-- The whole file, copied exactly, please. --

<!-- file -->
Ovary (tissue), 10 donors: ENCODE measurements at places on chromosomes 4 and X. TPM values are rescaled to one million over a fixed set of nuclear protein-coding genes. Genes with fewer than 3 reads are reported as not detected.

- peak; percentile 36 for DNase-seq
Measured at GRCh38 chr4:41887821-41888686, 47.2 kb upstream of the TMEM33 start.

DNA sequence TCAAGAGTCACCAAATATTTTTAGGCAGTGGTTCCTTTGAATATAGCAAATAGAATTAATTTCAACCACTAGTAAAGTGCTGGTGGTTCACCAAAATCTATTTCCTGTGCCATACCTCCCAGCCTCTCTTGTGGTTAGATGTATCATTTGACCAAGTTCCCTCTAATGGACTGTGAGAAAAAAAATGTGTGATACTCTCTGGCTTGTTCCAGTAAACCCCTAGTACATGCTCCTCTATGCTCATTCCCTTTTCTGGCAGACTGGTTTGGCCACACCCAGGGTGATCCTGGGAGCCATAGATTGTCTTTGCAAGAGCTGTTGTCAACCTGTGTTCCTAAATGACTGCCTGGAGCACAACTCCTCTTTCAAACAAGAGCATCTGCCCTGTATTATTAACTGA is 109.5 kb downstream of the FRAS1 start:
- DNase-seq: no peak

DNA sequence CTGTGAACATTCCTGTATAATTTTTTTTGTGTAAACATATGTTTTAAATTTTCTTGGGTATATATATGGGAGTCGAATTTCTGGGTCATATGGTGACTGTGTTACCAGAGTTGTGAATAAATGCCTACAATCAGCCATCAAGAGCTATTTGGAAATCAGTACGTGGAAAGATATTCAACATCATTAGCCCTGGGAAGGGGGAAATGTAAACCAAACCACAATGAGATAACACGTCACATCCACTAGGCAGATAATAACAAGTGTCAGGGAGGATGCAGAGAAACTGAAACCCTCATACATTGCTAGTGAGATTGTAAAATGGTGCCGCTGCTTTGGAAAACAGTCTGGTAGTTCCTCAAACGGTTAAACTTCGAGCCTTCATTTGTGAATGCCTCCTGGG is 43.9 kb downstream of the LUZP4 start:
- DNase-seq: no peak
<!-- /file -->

Ovary (tissue), 10 donors: ENCODE measurements at places on chromosomes 4 and X. TPM values are rescaled to one million over a fixed set of nuclear protein-coding genes. Genes with fewer than 3 reads are reported as not detected.

- peak; percentile 36 for DNase-seq
Measured at GRCh38 chr4:41887821-41888686, 47.2 kb upstream of the TMEM33 start.

DNA sequence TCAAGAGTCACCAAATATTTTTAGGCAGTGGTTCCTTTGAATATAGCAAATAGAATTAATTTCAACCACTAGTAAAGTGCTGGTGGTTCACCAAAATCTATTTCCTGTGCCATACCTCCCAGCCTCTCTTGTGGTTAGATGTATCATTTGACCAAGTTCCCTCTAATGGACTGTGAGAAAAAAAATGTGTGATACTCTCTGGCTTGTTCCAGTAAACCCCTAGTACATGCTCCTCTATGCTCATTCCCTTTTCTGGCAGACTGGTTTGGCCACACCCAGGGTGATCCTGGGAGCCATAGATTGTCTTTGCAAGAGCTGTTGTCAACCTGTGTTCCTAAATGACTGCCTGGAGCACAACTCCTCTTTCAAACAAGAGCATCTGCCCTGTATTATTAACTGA is 109.5 kb downstream of the FRAS1 start:
- DNase-seq: no peak

DNA sequence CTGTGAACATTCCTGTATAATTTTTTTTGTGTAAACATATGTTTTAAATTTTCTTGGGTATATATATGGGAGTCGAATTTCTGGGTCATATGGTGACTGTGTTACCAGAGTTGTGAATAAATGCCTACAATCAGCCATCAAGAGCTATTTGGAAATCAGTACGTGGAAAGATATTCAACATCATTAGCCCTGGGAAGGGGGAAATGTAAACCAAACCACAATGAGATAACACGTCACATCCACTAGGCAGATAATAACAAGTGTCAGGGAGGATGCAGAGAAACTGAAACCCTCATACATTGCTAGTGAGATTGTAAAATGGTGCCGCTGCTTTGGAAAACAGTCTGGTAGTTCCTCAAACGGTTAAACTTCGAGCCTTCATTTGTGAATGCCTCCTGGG is 43.9 kb downstream of the LUZP4 start:
- DNase-seq: no peak